Photo credit Trey Gibson
In an editorial decision that surprises me, the editors of Writer’s Digest magazine decided to make their November/December issue “the throwback issue.” They’re discussing old school writing approaches and techniques that might be useful even to what, in library school, they used to call “digital natives.” People who grew up in the digital world and take to it naturally, who’ve never struggled with a typewriter ribbon – or a dot matrix printer ribbon, for that matter.
In an article titled “The Pen Is Mightier (Than the Word Processor)” author Elizabeth Sims reports on her experiment in writing her way chronologically through writing technology. She started out trying to write with a reed pen (not very satisfactory), and then worked her way up through quills and steel pens and on to the manual typewriter. She was amazed to find that writing with a steel dip pen was very satisfying and conducive to creativity.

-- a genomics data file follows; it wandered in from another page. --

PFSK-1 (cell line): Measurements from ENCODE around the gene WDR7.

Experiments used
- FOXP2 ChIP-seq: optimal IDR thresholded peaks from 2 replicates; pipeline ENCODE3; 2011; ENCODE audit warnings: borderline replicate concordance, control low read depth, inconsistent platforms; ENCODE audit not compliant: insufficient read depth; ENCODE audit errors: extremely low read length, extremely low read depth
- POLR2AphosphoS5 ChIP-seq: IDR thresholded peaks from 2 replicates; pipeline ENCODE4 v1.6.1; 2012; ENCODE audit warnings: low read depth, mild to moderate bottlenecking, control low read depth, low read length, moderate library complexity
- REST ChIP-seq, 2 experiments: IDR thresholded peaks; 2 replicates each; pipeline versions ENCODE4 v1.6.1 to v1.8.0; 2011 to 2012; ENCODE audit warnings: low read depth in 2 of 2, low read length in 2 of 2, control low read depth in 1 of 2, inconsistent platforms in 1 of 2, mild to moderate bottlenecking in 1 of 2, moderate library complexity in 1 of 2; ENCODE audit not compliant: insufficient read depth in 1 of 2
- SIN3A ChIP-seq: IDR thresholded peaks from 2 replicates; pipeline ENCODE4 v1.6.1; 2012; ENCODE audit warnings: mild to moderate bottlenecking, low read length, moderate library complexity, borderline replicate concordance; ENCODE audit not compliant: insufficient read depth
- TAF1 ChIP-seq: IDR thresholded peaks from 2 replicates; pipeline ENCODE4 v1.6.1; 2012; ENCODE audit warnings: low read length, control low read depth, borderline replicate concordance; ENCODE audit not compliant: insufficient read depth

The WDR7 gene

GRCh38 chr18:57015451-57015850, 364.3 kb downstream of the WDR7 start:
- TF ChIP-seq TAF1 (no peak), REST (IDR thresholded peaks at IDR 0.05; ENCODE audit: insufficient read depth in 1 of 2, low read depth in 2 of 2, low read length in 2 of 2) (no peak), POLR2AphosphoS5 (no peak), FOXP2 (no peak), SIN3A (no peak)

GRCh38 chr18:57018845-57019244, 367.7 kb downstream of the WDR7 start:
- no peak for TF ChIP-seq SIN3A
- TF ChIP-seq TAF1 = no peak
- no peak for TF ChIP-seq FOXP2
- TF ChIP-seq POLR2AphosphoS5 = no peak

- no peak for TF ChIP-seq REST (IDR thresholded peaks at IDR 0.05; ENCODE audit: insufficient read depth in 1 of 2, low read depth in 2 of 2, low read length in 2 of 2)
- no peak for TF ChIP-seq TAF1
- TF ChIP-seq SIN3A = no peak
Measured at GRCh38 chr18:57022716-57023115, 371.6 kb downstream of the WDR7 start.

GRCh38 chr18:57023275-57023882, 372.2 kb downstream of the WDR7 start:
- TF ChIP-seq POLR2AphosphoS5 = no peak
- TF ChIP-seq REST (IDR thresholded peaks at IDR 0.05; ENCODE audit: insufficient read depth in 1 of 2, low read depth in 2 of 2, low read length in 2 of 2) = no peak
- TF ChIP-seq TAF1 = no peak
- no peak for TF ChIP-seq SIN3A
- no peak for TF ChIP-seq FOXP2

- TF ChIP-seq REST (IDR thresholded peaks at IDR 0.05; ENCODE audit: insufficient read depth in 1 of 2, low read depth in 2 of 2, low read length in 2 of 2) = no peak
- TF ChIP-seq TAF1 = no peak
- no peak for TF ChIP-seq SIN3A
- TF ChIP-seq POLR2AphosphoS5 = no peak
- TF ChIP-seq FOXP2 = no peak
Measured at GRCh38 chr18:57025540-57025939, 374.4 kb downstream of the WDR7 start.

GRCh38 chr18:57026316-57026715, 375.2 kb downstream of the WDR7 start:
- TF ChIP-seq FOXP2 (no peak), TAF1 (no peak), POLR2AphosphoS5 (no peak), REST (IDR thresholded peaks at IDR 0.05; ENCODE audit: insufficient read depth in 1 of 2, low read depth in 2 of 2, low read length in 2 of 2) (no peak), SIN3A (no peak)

She may not know it, but C. S. Lewis held exactly the same view. He refused to use a typewriter, or even a fountain pen. He felt (and Sims echoes this) that the rhythm of periodically dipping one’s pen in the ink well imparts a quiet rhythm to the writing process, helping the ideas to flow. Continue reading Writing in the past